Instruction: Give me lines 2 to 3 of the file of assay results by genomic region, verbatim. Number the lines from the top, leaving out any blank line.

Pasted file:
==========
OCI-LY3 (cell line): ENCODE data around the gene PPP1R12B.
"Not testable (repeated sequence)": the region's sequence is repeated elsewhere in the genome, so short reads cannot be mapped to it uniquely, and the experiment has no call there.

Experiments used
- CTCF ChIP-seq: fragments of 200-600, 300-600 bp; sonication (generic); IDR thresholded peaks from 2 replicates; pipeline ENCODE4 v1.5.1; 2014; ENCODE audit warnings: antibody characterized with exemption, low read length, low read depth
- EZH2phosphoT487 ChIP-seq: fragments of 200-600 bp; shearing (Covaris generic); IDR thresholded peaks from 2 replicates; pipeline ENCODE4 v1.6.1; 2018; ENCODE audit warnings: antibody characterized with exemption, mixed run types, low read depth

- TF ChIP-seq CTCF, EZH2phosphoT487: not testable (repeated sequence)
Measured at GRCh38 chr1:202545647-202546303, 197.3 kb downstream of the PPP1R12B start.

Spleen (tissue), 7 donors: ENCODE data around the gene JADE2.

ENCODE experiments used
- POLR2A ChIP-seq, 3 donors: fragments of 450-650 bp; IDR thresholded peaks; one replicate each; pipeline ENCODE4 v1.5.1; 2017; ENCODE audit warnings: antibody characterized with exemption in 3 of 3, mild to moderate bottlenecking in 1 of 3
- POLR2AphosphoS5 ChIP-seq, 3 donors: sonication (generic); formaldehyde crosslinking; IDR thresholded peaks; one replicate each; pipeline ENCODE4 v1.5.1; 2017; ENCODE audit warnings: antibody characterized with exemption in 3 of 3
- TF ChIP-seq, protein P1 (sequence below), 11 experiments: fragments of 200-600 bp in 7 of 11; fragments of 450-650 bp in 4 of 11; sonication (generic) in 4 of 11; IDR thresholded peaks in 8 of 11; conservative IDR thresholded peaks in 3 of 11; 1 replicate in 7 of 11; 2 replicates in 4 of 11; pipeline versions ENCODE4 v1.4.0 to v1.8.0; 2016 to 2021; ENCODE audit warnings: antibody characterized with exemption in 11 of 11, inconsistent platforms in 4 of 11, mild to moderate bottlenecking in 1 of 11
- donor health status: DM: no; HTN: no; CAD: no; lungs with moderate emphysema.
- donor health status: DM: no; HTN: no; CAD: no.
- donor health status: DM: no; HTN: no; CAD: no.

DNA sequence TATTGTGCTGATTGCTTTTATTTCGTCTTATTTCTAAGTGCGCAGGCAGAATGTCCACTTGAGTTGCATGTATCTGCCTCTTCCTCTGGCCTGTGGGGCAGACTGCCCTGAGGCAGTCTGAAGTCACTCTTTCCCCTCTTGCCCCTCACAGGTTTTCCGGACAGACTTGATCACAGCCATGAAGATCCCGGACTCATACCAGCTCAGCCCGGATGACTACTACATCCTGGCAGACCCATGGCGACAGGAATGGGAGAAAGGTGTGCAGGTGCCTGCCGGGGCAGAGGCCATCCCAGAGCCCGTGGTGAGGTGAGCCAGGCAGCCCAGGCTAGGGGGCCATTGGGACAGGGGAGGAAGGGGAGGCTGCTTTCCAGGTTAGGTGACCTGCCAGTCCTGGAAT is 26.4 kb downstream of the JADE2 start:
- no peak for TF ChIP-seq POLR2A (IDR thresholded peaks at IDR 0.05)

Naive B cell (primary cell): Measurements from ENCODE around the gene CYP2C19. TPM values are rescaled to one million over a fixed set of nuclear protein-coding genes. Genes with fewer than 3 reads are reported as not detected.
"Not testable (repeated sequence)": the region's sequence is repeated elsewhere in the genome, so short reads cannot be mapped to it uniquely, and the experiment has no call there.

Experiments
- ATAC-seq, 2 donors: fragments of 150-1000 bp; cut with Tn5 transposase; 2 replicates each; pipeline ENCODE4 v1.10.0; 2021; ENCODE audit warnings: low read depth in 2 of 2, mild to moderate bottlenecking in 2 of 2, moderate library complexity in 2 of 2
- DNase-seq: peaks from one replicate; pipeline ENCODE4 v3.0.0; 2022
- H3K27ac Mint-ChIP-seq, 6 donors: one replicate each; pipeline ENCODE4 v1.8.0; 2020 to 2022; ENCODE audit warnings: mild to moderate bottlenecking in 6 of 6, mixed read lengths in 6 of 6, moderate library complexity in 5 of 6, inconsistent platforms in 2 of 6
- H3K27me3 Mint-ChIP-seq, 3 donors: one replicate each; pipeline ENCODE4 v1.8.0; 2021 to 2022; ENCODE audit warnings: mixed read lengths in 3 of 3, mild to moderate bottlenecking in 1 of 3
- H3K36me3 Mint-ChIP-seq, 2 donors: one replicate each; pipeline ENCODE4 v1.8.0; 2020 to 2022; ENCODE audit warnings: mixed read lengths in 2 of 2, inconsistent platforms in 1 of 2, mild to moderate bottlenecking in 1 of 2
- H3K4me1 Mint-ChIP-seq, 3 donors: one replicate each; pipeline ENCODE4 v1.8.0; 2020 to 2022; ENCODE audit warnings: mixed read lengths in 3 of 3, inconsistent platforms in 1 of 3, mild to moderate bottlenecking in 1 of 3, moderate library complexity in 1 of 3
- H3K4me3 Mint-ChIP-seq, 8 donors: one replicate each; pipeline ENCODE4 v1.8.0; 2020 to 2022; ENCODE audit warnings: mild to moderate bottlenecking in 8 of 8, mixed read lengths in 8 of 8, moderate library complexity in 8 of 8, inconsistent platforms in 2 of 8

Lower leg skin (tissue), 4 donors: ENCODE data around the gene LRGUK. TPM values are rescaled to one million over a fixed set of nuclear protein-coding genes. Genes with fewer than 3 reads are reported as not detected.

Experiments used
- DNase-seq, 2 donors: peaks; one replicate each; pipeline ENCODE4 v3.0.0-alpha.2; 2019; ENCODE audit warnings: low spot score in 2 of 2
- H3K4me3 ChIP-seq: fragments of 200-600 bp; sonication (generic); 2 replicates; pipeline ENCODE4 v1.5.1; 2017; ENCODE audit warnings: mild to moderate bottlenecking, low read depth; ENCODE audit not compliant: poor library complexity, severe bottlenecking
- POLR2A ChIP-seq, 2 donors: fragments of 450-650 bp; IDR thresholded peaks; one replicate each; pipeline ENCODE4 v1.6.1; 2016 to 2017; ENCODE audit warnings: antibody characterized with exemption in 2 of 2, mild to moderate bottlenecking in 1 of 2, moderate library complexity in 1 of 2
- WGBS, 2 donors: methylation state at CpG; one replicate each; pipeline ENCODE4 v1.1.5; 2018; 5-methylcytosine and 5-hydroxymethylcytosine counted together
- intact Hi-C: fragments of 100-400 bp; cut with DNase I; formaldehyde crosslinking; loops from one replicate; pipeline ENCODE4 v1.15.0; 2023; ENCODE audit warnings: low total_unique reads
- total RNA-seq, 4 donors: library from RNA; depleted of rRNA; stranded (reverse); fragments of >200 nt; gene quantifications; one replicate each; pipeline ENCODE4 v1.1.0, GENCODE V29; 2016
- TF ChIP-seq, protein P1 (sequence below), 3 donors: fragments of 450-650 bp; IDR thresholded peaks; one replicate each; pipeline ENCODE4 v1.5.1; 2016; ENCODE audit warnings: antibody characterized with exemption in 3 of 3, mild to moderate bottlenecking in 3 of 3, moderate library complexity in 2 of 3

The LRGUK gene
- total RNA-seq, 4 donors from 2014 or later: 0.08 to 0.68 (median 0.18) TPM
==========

"Not testable (repeated sequence)": the region's sequence is repeated elsewhere in the genome, so short reads cannot be mapped to it uniquely, and the experiment has no call there.

Experiments used